November 26, 2011
It is fair to say, I think, that over the last 40 years or so there has been little progress in the quality of life of the average person in the West, and quite possibly there has been a deterioration. (The only indicator in which there has been steady progress, I think, is longevity.1)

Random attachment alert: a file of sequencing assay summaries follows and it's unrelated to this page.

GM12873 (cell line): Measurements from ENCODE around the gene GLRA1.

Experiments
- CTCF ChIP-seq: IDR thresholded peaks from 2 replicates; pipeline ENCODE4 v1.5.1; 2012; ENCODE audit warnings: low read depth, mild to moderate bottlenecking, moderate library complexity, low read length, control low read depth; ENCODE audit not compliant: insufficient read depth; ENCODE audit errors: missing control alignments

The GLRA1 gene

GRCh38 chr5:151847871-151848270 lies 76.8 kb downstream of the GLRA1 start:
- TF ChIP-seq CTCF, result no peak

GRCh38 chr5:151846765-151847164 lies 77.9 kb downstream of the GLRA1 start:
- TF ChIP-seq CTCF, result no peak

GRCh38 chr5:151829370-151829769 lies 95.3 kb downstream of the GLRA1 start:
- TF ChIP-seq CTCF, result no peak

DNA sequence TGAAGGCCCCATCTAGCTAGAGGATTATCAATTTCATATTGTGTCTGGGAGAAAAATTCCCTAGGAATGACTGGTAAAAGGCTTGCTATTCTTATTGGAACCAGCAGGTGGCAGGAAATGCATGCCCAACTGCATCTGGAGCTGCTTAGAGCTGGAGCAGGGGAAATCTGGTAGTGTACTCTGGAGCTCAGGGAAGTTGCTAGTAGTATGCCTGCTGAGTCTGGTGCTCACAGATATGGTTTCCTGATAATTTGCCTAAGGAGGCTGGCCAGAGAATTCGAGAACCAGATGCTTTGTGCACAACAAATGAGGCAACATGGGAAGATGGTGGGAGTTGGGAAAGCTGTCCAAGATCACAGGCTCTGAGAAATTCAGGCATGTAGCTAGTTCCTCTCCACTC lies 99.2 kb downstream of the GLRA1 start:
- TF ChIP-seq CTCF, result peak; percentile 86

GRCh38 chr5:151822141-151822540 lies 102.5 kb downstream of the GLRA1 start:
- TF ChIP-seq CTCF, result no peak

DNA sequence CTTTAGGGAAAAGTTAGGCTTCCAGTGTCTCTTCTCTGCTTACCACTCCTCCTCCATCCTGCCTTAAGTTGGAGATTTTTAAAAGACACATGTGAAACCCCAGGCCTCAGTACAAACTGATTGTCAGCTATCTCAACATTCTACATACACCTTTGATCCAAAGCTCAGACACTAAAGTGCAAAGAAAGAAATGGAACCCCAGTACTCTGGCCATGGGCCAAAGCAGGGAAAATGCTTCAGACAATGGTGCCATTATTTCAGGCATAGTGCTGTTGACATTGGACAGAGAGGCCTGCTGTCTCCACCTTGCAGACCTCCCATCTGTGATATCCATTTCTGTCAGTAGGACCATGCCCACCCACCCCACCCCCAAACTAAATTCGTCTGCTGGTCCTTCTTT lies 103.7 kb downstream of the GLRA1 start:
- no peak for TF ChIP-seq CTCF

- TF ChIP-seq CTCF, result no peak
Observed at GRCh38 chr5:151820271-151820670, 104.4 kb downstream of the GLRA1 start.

Progressive ideology generally asserts that there is a wide variety of elements of conceivable and feasible policy and technology that would significantly improve average quality of life. It may be further assumed that the pursuit of any of those elements or any combination of those elements can be expected to be fruitful. To some extent this assumption – what may be termed the “parallel progress assumption” – seems to be implicit in much of present-day progressive activism: the agenda is usually very eclectic and often somewhat vague on specifics. While this is partly a tactic that is aimed at maintaining wide appeal, there is also the implication that as long as general principles are agreed to, laying out a detailed workplan is not necessary since progress can be made on any of many items quite independently of each other. While I accept the progressive assumption (i.e., that progress is possible) it appears to me that the parallel progress assumption is incorrect.
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